justice, a district court may transfer any civil action to
any other district or division where it might have been
brought.” Section 1404(a) is “intended to place
discretion in the district court to adjudicate motions for
transfer according to an individualized, case-by-case
consideration of convenience and fairness.” Stewart
Org., Inc. v. Ricoh Corp., 487 U.S. 22, 29 (1988)
(citation and quotation omitted). To warrant a transfer, the
moving party must establish that: “(1) the action could
have been brought in the alternate forum; (2) the existing
forum is inconvenient; and (3) the interests of justice are
better served in the alternate forum.” Wolf v.
Gerhard Interiors, Ltd., 399 F.Supp.2d 1164, 1166 (D.
Colo. 2005) (citing Chrysler Credit Corp. v. Country
Chrysler, Inc., 928 F.2d 1509, 1515 (10th Cir. 1991)).
determining whether a federal court has personal jurisdiction
over a defendant, the court must determine (1) whether the
applicable statute potentially confers jurisdiction by
authorizing service of process on the defendant and (2)
whether the exercise of jurisdiction comports with due
process.” Trujillo v. Williams, 465 F.3d 1210,
1217 (10th Cir. 2006) (quoting Peay v. BellSouth Med.
Assistance Plan, 205 F.3d 1206, 1209 (10th Cir. 2000)).
The Colorado long-arm statute, Colo. Rev. Stat. §
13-1-124, has been construed to extend jurisdiction to the
full extent permitted by the Constitution, so the
jurisdictional analysis here reduces to a single inquiry of
whether jurisdiction offends due process. See Pro Axess,
Inc. v. Orlux Distrib., Inc., 428 F.3d 1270, 1276 (10th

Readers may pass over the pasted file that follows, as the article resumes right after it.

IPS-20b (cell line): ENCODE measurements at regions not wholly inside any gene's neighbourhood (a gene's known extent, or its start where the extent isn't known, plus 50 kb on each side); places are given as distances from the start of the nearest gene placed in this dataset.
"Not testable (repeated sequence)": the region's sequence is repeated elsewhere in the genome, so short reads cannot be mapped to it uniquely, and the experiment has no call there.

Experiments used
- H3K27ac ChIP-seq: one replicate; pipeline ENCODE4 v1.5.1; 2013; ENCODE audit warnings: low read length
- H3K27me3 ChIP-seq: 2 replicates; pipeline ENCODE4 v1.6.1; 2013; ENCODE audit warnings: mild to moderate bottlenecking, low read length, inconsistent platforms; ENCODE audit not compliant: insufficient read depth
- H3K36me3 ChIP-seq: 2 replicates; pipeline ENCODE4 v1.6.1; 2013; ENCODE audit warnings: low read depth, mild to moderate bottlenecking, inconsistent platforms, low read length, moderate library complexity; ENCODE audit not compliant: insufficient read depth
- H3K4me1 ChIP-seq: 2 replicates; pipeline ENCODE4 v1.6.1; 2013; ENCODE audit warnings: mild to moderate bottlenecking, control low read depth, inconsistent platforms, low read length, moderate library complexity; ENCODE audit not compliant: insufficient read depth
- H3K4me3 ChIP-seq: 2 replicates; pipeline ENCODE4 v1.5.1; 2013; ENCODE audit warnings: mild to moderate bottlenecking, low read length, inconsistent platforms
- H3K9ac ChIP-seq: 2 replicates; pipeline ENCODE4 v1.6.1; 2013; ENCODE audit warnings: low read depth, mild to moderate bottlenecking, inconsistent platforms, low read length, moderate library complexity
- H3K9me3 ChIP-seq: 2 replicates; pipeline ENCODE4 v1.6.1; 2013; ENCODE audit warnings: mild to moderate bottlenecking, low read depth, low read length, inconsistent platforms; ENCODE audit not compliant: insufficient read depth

Cir. 2005); Archangel Diamond Corp. v. Lukoil, 123
P.3d 1187, 1193 (Colo. 2005). Personal jurisdiction comports
with due process where a defendant has minimum contacts with
the forum state and where those contacts are such that
assuming jurisdiction does not offend “traditional
notions of fair play and substantial justice.”
Int'l Shoe Co. v. Wash., 326 U.S. 310, 316
(1945). Minimum contacts may be established under the
doctrines of general jurisdiction or specific jurisdiction.
Where general jurisdiction is asserted over a nonresident
defendant who has not consented to suit in the forum, minimum
contacts exist if the plaintiff demonstrates that the
defendant maintains “continuous and systematic general
business contacts” in the state. OMI Holdings, Inc.
v. Royal Ins. Co. of Canada, 149 F.3d 1086, 1091 (10th
Cir. 1998). Plaintiff does not argue that defendant is
subject to general jurisdiction in Colorado. See
Docket No. 35 at 5. Therefore, the Court limits its
discussion to this issue of specific jurisdiction.
jurisdiction is present where the defendant has purposefully
directed its activities at the residents of the forum and the
litigation results from injuries that arise out of or relate
to those activities. Soma Med. Int'l v. Standard
Chartered Bank, 196 F.3d 1292, 1298 (10th Cir. 1999).
The specific jurisdiction analysis is two-fold. First, the
Court must determine whether a defendant has such minimum
contacts with Colorado that the defendant “should
reasonably anticipate being haled into court” here.
World-Wide Volkswagen Corp. v. Woodson, 444 U.S.
286, 297 (1980). Within this inquiry, the Court must
determine whether the defendant purposefully directed its
activities at residents of the forum, Burger King Corp.
v. Rudzewicz, 471 U.S. 462, 472 (1985), and whether
plaintiff's claim arises out of or results from
“actions by . . . defendant . . . that create a
substantial connection with the forum State.” Asahi
Metal Indus. Co. v. Superior Court of Cal., 480 U.S.
102, 109 (1987) (internal quotations omitted). Second, if
defendant's actions create sufficient minimum contacts,
the Court must consider whether the exercise of personal